Location is the now-defunct Q Bar at the Arts House. It’s one of the three spaces for our show. That long seat by the window is exactly where I was sitting when I was blogging from my DS Lite two days ago.

Poetry on the wall of the Arts House box office.

Will show pictures of the sets another time because I haven’t had time to photograph the finished sets.

Last night was opening night. I was the opening act.

All day, I walked around with butterflies in my stomach. As the time for the opening show drew nearer, the butterflies started to wage mutiny and feed on my blood and soul. All day, I tried to calm myself by distraction, slow breathing, self-psychoanalysis, running my lines through my head over and over again.

I was nervous because I felt that I still didn’t have a 100% hold on my performance. Because of the limited time we had for rehearsals, I haven’t successfully ironed out all the kinks.

Oh gosh, I feel nervous now just typing this out.

It’s a kind of crazy fear that makes me beat myself over the head repeatedly and ask myself why I put myself through this in the first place.

WTF were you thinking, you crazy bitch? *bonk*

I have no answer. I love performing so I must do it. Then why am I scared to death?

I tried to make myself believe that I was on a film set and it was just another day in my life doing a role for the camera. But I think my brain was too alert to be fooled.

It’s a very scary and lonely feeling to be standing alone on a stark, quiet stage under a flood of spotlights, dark figures seated in front of you, waiting patiently yet eagerly, demanding to be entertained, demanding that you make it worth their time sitting there to watch you.

Knowing that there’s no room for mistakes. No cuts, no take 2s.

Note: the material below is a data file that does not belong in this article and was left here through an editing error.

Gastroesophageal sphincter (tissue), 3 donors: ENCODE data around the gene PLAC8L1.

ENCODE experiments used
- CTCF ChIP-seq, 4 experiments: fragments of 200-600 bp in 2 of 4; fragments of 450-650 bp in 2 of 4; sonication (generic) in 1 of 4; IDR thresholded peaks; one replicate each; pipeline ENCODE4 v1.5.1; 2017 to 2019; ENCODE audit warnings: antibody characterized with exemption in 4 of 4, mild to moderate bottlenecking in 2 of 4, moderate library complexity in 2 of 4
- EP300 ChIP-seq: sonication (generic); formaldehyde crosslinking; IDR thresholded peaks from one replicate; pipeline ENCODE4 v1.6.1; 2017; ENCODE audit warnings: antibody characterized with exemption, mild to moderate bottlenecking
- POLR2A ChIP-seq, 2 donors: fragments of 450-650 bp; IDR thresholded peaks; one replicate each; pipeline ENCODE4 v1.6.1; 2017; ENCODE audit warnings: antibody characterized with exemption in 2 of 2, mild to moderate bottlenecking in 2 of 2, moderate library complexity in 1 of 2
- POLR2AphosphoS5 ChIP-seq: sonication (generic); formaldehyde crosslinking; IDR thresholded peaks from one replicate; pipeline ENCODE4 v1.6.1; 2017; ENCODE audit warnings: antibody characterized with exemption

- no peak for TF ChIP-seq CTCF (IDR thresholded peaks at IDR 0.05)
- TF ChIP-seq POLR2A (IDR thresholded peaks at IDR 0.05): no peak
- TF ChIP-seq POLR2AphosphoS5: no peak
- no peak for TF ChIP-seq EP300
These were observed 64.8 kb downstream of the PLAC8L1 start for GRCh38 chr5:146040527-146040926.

It’s a horrible feeling, in fact.

Well, but only the starting is horrible. I started shaky because of all those thoughts running through my head which I tried to dispel but they simply hid at the recesses of my mind and nipped at me silently but consistently.

After the scary start, I could begin to enjoy performing.

I think I did okay. No major screw ups. I think my audience was reasonably satisfied with my performance.

I was satisfied. I know I can still improve a lot but I think I did the best I could under the circumstances.

On opening night, I had like 15 people in my audience. About 10 of them were part of the production team. Haha. Well, it’s a small production. Even bigger plays from bigger theatre companies have difficulty selling $25 tickets to a public bred on the fanfare and special effects of Hollywood movies, which cost only $9 for up to three hours of mindless, mainstream entertainment.

Anyway, I survived opening night! I couldn’t quite believe it. A few people said my performance touched them. I feel touched when I hear that. Funny.

And then I begin to stress again.

Can I do as well tonight? Or can I do better?

My nails suffered some abuse while I was cleaning up my set, dirtied after a full-dress rehearsal. My performance involves painting on a screen and we have to clean up the paint after each performance to get ready for the next.

During the cleaning, I tore one nail (although you can’t tell clearly from the picture because only the outer layer peeled off) and got black acrylic paint on another.

I suppose I could have tried to use thinner to clean the nail but I decided to leave it intact on a whim because it’s like a battle scar that holds sweet memories of victory and happiness.

See how it seems to have seeped into the nail.

Having supper at Lavender Food Square after the show.

Tickets are still available for tonight 8 pm and tomorrow night 8 pm. Just arrive slightly before and inquire at the Arts House box office foyer.